You have probably heard it said there is no such thing as a dumb question.
But that is not true.
Even people whose business it is to ask questions often let out a real clunker or two. Here are just a couple of examples.
From time to time a good friend of mine who happens to be a University of Kentucky basketball fan sends me links to articles about the Wildcats he comes across seeking my comment. He knows that I covered the ’Cats for a couple of years during my stay with the Courier-Journal in Louisville back in the 1970s.
One of his recent submissions was an account of the Derby Classic All-Star basketball game that featured a high school prospect who had signed a letter-of-intent to play for UK rival Louisville.
In the story, the writer noted that the all-star game gave the reporters the opportunity to ask the Louisville signee if he wanted to beat Kentucky next season. Turns out, to no one’s surprise, he did.
Now in the writer’s defense, I know that some times a reporter has to ask an obvious question on occasion to get the right quote from the person being interviewed. The constant “how do you feel?” following a big win or loss can wear you out.
Frankly, though, in this case I don’t see what possible point the questioner was trying to make. Did he really expect a prospective Louisville player to say he didn’t want to beat Kentucky? If a player admitted something like that, I would say that coach Rick Pitino would have yanked the kid’s scholarship and been justified in doing so.
So this ranks pretty high on any list of dumb questions from reporters.
But I wouldn’t put it No. 1 because it’s possible that the question wasn’t actually asked the way the writer wrote it in his account. Maybe the question went more along the lines of did playing in the game in Louisville give him a feel for the rivalry and make him want to beat Kentucky even more, or something similar to that. Lame, yes, but not high on the “dumb” list.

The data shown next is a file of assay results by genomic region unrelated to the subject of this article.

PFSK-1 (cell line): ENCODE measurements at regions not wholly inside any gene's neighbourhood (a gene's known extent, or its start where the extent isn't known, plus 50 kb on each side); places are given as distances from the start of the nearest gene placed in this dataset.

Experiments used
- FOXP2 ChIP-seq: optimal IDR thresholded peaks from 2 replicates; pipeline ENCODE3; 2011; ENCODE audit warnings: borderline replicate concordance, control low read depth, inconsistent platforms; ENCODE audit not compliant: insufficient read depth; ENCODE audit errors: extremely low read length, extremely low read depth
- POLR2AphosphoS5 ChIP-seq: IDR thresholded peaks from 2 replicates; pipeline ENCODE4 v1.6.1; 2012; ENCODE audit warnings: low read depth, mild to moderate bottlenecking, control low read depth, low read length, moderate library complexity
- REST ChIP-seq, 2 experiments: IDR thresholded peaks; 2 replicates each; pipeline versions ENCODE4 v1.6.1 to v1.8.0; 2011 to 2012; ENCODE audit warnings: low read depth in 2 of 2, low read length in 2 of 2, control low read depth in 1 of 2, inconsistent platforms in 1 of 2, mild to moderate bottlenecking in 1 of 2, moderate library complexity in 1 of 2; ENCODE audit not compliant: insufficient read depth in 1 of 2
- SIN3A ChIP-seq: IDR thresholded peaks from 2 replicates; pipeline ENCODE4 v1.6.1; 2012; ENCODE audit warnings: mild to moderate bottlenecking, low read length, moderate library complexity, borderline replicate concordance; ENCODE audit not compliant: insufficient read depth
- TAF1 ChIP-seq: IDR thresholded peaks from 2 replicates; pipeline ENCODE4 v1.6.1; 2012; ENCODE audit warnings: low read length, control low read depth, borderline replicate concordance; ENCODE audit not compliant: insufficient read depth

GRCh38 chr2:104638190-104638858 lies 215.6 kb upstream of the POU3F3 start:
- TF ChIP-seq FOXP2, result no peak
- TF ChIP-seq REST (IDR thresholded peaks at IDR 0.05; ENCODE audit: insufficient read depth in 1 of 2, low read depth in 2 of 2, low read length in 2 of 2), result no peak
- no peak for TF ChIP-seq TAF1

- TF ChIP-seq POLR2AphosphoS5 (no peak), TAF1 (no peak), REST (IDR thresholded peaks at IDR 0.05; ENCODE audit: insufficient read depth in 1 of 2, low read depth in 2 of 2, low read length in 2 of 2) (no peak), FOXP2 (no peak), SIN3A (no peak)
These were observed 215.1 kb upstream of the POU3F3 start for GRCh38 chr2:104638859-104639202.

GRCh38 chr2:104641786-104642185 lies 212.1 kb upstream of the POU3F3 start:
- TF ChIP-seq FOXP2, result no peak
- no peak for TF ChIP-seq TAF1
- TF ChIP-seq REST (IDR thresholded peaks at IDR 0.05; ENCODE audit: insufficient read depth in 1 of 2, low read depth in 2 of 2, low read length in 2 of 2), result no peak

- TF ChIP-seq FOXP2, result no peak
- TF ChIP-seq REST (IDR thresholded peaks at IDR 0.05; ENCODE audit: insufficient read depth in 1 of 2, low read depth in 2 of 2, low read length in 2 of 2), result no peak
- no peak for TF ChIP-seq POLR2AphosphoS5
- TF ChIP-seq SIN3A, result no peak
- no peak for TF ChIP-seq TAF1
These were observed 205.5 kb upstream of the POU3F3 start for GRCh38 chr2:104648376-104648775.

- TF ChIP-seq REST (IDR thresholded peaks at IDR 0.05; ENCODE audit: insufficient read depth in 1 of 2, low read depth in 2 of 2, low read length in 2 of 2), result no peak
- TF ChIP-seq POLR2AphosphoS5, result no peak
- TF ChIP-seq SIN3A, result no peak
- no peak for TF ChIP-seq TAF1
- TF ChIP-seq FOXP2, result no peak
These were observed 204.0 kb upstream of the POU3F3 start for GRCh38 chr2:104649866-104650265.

I’d have to say the dumbest question a sports writer ever asked in an interview was posed by a friend of mine who was working in Hattiesburg, Mississippi, some years back. At that time, the Hattiesburg Country Club held an “unofficial” PGA Tour event the same weekend of the Masters.
For those golfers who didn’t qualify for an invitation to the Masters, the Magnolia Class offered eager up-and-comers the opportunity to gain more experience and veterans on the downside of their careers the chance for an easier pay day in the somewhat limited field.
For example, Payne Stewart, who would later add PGA and U.S. Open championships to his record before his death in a plane crash in 1999, got his first win there in 1982. He was an up-and-comer.
Another year, Orville Moody was in the field. Moody, who had won the 1969 U.S. Open, was in the other group, definitely on the down side of his career by then by the time of his appearance.
Still, my friend (who shall remain nameless to protect the guilty) figured correctly that Moody would be a good subject for a story for the local Hattiesburg readers.
Naturally, Moody’s 1969 Open win came up during his interview.
That’s when, during a lull in the conversation, my friend popped the question:
“Was that your biggest win?”
You have to understand one thing. Not only was this Moody’s only major title in his golfing career, which began after he spent 14 years in the Army, it was his only victory period on the PGA Tour. He finished second five other times and won some tournaments in Asia, but that U.S. Open was his only win on the regular Tour.
So, yeah, it was his biggest win all right!
I don’t remember what my friend said Moody’s answer was (“Hell, yes” would be my guess), but my friend said he couldn’t believe what he had just asked and immediately looked for a hole to crawl into.
So, yeah, there are such things as dumb questions.
As a footnote, Moody did have some success after joining the Seniors Tour after he turned 50, winning 11 events that included the U.S. Seniors Open. He died in August 2008 at the age of 74.